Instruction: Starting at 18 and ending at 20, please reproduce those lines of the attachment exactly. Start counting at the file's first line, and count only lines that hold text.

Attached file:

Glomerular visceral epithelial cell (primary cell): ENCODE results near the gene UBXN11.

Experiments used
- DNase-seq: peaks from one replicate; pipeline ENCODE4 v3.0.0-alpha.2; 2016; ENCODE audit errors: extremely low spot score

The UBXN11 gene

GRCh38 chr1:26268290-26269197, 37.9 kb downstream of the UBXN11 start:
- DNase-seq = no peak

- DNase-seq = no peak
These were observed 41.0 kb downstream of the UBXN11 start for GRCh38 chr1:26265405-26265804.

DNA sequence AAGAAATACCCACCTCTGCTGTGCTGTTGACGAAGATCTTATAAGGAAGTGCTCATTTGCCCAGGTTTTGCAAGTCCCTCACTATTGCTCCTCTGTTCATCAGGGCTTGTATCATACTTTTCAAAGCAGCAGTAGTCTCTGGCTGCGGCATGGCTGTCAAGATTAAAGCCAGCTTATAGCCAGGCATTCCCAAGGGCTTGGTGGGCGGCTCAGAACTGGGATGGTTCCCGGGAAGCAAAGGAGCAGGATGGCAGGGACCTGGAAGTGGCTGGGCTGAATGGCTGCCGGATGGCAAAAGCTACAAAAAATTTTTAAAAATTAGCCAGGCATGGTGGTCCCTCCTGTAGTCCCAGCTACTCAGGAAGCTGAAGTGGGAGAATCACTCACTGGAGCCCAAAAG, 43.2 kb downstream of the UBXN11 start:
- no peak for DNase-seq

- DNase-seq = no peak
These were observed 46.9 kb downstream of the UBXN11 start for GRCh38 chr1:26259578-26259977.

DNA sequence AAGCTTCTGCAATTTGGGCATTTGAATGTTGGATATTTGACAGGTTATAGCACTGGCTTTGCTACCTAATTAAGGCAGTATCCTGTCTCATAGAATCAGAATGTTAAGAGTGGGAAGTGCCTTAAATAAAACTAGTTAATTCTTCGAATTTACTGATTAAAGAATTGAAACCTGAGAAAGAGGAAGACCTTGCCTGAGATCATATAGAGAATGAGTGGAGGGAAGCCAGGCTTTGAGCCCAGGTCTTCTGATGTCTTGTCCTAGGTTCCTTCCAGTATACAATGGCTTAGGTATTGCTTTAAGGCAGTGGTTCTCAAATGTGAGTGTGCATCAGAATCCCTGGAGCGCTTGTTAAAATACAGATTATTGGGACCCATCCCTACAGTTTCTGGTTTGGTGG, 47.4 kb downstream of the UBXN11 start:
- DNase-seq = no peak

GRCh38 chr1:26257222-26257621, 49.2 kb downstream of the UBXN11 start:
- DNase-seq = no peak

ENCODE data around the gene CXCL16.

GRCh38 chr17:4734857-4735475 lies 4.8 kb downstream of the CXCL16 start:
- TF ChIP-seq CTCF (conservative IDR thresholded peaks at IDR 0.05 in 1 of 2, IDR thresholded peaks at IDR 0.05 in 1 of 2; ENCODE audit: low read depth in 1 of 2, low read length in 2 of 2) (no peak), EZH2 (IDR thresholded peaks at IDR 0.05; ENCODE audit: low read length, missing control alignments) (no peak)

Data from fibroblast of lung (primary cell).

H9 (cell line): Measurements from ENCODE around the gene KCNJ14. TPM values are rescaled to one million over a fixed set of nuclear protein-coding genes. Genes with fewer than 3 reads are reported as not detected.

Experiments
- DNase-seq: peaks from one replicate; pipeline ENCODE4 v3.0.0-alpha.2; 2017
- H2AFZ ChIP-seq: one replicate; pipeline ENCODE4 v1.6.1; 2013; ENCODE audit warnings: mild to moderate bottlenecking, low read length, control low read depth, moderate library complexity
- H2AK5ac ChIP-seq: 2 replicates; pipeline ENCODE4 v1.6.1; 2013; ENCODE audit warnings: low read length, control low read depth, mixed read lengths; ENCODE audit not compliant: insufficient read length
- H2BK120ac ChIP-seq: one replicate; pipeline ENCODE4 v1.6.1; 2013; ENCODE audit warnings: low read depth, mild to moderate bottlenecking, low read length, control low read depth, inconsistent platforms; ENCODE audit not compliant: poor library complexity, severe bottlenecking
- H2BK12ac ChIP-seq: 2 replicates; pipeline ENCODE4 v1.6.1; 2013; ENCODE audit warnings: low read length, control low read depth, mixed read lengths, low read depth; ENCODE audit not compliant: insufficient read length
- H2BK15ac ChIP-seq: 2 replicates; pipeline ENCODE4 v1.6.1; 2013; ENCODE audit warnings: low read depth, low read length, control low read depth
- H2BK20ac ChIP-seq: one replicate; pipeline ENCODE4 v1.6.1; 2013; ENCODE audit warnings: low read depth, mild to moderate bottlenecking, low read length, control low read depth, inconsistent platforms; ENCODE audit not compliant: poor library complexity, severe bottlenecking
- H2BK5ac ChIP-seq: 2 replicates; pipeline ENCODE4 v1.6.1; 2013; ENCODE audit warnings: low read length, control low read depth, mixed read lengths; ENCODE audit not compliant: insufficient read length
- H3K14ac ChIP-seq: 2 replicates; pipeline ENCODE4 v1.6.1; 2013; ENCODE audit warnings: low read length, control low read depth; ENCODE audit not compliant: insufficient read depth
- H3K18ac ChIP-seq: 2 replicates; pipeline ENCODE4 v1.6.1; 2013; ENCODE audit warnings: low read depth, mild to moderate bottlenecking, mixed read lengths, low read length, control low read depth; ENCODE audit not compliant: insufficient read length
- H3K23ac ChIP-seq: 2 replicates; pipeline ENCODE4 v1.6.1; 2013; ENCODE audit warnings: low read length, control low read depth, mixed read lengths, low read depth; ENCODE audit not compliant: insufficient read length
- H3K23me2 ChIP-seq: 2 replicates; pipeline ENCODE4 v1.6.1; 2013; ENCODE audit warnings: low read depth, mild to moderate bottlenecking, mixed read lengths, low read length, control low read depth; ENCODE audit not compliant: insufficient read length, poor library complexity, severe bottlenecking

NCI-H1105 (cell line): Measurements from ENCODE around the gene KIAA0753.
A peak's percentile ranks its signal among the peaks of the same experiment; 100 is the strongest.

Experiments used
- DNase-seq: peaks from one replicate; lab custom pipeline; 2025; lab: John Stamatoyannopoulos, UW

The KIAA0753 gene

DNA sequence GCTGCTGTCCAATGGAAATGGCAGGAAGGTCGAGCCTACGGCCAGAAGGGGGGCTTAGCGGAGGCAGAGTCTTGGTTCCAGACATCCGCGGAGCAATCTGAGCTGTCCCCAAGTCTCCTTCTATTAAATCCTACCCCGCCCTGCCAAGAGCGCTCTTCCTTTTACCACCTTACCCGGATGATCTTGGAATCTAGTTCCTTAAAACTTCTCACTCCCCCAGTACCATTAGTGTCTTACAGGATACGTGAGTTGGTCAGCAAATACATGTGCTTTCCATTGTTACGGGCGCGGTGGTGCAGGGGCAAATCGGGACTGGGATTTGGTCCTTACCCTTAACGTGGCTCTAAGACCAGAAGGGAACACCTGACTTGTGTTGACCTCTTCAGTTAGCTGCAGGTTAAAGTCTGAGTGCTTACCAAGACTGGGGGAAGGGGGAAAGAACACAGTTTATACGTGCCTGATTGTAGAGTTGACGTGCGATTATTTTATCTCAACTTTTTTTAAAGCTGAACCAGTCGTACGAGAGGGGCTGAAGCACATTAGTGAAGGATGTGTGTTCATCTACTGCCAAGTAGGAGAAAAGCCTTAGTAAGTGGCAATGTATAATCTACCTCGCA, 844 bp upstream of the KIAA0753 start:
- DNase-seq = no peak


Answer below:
GRCh38 chr17:4734857-4735475 lies 4.8 kb downstream of the CXCL16 start:
- TF ChIP-seq CTCF (conservative IDR thresholded peaks at IDR 0.05 in 1 of 2, IDR thresholded peaks at IDR 0.05 in 1 of 2; ENCODE audit: low read depth in 1 of 2, low read length in 2 of 2) (no peak), EZH2 (IDR thresholded peaks at IDR 0.05; ENCODE audit: low read length, missing control alignments) (no peak)

Data from fibroblast of lung (primary cell).